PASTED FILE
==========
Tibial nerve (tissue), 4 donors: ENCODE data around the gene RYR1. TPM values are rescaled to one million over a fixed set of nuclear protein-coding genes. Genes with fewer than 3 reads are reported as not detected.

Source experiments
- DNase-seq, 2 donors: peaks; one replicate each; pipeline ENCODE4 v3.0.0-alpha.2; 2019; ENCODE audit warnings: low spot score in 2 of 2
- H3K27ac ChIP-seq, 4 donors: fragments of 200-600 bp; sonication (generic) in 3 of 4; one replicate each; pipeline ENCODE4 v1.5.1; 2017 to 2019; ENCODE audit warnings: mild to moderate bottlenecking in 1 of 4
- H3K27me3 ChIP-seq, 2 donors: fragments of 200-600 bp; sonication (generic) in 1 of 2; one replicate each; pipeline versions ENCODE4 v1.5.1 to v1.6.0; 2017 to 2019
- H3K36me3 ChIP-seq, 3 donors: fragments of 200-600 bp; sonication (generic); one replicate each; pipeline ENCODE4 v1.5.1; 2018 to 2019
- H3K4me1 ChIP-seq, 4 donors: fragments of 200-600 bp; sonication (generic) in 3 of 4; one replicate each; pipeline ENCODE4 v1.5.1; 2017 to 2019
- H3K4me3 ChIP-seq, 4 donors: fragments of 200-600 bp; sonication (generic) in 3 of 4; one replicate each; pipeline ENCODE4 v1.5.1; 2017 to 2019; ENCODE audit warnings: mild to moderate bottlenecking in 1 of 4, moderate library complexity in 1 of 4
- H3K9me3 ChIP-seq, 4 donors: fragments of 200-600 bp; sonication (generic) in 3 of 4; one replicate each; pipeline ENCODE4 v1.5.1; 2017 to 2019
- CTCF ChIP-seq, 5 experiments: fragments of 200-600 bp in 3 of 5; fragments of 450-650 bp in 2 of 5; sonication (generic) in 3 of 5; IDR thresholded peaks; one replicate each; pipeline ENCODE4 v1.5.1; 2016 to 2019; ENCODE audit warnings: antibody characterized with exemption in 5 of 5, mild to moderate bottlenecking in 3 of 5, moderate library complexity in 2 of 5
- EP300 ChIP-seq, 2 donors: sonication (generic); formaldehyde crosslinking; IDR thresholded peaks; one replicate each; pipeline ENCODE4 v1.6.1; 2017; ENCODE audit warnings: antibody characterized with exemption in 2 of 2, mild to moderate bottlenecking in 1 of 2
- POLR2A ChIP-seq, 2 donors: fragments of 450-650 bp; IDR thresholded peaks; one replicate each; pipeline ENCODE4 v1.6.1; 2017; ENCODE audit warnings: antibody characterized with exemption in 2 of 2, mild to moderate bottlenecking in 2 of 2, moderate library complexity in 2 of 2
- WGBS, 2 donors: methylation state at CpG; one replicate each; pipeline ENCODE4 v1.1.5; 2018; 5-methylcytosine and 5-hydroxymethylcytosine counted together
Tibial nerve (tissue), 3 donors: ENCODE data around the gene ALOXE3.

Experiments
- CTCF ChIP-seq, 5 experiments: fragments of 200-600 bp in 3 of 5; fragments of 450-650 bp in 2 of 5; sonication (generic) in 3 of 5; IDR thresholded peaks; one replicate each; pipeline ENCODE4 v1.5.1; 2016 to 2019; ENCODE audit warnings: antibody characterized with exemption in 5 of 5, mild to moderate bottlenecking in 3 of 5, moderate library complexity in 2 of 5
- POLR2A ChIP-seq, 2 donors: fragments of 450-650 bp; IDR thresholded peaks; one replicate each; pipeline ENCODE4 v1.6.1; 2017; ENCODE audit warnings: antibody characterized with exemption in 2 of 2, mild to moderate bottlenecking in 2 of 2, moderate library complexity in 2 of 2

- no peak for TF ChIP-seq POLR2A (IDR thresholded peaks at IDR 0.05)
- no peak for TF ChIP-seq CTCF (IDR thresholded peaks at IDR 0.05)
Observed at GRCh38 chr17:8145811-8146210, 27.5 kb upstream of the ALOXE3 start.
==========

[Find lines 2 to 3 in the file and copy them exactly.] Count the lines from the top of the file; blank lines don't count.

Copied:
Source experiments
- DNase-seq, 2 donors: peaks; one replicate each; pipeline ENCODE4 v3.0.0-alpha.2; 2019; ENCODE audit warnings: low spot score in 2 of 2